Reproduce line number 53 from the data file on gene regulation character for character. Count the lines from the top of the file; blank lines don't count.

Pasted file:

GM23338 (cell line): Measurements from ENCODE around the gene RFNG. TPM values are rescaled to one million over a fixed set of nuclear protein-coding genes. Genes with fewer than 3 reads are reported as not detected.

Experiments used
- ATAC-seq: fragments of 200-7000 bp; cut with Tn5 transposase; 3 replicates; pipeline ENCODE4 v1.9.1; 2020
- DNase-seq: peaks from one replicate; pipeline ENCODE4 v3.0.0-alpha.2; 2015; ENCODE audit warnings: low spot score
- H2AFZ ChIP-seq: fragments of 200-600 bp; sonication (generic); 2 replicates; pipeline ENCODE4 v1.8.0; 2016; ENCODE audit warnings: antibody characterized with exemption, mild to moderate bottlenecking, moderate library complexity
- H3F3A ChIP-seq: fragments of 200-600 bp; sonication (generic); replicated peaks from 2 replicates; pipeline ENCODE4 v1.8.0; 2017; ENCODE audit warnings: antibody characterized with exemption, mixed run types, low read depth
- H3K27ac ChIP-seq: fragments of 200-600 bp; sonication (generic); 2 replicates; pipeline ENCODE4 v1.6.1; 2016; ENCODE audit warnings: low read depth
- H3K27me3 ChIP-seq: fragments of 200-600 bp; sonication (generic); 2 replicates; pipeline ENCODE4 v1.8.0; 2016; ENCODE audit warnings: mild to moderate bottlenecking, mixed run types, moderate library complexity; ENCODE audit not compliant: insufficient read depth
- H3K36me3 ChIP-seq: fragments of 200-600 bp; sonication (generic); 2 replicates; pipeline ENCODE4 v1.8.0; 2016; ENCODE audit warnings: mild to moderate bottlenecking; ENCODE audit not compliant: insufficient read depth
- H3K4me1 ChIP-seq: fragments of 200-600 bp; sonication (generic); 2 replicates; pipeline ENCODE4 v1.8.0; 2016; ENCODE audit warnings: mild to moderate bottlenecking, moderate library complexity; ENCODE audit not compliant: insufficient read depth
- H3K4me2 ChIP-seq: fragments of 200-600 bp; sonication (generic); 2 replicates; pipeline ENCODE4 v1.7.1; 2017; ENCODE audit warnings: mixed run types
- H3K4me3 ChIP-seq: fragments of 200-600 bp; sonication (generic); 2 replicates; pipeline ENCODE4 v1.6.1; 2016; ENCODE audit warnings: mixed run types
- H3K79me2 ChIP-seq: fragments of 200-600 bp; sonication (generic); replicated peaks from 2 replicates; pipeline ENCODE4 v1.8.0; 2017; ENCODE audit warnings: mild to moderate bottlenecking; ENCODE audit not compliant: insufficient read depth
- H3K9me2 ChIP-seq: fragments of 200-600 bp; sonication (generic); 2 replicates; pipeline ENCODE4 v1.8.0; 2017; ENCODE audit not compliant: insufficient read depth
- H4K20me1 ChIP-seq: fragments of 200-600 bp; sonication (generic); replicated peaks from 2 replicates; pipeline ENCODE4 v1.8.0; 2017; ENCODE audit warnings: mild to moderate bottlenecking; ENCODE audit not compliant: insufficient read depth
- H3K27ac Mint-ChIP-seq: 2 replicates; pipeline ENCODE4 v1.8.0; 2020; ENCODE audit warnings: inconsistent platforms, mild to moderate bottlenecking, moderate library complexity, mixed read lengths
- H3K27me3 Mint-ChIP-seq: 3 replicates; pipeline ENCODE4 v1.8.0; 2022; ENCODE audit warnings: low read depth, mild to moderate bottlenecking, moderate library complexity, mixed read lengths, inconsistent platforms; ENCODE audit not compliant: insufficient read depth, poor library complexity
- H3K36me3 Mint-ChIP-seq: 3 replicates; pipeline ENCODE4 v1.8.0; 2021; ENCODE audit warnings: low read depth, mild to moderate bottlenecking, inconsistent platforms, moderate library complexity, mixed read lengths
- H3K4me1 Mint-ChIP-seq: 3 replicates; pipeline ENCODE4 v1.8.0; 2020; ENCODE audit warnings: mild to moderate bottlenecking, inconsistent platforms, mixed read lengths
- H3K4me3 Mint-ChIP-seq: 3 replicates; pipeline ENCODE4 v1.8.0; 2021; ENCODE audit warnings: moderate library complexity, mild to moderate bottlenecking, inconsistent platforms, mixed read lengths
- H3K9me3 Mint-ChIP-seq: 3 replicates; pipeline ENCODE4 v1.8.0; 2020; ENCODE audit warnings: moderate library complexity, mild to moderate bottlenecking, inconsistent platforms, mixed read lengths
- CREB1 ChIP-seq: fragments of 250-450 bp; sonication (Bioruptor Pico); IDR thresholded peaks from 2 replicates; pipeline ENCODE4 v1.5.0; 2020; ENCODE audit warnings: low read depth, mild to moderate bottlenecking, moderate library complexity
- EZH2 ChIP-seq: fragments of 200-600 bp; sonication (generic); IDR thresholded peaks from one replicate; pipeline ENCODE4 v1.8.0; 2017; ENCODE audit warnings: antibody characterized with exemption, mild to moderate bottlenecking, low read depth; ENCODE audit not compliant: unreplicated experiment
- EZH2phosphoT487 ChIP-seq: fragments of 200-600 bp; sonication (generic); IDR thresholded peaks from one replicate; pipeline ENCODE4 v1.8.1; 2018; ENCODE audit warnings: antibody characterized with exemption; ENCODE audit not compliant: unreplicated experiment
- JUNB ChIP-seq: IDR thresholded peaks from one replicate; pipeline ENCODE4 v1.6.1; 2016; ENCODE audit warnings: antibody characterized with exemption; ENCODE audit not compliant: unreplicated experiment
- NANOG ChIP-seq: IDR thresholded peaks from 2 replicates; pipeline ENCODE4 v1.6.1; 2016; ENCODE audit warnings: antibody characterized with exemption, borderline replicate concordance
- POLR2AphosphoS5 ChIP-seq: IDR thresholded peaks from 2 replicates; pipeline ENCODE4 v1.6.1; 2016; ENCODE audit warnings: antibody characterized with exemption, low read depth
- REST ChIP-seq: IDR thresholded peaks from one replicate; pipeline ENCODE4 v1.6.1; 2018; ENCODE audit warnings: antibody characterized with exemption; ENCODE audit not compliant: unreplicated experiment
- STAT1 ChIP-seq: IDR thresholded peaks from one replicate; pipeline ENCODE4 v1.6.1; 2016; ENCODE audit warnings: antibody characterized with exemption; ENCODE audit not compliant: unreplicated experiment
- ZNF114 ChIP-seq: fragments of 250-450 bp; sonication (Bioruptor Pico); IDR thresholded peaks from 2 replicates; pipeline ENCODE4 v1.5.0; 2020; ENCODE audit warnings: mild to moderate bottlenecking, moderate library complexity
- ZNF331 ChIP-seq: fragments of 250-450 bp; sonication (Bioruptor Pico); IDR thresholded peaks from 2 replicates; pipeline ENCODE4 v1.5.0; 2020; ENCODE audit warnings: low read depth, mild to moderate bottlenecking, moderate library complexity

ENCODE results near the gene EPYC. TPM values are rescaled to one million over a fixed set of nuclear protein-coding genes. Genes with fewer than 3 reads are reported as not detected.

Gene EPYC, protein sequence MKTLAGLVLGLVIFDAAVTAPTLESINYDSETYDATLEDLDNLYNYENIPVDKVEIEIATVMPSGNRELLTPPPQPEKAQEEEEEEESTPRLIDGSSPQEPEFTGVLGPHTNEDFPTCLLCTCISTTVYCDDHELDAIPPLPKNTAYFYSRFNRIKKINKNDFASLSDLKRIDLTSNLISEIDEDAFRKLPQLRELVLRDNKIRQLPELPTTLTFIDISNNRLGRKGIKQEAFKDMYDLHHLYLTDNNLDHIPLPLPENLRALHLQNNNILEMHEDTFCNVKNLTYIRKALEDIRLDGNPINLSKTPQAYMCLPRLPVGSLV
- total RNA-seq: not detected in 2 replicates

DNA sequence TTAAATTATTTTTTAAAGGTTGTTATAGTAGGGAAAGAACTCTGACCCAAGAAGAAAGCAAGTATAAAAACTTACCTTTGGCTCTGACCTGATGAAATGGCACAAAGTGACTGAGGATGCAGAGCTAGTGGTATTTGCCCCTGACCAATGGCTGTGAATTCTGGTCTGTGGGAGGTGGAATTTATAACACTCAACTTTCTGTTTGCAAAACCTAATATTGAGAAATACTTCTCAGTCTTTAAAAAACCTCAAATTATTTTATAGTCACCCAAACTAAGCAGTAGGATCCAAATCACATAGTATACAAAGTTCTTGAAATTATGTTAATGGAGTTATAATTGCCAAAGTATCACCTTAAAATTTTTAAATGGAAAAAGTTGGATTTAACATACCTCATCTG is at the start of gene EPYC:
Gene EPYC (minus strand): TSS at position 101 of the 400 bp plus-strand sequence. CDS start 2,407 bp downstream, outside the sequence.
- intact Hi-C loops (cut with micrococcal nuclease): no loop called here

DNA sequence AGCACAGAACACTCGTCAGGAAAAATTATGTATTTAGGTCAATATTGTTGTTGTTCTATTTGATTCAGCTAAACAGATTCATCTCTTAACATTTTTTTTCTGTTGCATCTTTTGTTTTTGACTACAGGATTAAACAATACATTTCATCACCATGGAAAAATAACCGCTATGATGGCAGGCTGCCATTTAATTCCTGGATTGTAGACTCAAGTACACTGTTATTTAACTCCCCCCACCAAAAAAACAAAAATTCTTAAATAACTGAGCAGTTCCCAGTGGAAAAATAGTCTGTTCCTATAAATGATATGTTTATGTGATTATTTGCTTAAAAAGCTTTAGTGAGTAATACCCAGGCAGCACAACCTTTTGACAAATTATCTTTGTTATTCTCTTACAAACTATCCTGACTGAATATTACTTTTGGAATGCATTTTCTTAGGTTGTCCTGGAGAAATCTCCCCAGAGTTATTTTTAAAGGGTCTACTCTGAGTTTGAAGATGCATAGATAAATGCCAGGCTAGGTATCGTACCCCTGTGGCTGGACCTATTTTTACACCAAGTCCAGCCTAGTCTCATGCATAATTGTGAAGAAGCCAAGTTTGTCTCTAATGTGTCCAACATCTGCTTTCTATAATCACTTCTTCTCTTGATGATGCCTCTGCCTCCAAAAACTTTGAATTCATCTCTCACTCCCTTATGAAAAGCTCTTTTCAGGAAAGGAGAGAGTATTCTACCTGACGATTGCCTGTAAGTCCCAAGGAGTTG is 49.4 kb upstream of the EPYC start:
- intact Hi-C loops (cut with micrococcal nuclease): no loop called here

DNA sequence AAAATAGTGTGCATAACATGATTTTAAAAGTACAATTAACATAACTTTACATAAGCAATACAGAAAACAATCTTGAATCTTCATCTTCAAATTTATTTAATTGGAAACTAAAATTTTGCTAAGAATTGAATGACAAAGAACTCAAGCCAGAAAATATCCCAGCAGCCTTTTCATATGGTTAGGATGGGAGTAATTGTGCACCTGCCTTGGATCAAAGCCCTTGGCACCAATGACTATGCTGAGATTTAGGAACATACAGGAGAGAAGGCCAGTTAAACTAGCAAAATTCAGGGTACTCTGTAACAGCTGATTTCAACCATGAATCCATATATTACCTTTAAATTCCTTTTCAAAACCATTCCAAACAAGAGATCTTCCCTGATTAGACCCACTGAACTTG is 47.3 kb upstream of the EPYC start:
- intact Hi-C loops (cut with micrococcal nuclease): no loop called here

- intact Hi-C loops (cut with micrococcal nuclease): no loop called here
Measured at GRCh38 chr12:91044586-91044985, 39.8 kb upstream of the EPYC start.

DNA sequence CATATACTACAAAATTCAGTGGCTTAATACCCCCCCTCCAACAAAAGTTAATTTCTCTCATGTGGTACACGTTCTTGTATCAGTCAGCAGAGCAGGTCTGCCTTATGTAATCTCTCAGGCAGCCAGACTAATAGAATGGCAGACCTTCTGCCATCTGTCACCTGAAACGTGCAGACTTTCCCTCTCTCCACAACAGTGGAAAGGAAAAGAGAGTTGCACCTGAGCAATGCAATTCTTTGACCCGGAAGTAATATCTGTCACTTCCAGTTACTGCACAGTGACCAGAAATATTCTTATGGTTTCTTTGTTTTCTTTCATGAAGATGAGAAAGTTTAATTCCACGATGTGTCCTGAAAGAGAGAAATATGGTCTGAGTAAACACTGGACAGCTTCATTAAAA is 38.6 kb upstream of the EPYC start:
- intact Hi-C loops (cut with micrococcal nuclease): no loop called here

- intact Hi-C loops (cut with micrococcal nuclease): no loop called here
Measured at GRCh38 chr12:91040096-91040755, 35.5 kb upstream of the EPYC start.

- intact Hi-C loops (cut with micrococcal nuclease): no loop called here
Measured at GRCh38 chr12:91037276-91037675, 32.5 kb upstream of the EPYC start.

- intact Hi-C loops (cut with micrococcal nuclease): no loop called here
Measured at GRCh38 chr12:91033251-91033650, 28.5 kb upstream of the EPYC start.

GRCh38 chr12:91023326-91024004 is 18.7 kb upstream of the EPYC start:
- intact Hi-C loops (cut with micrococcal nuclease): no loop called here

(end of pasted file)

- intact Hi-C loops (cut with micrococcal nuclease): no loop called here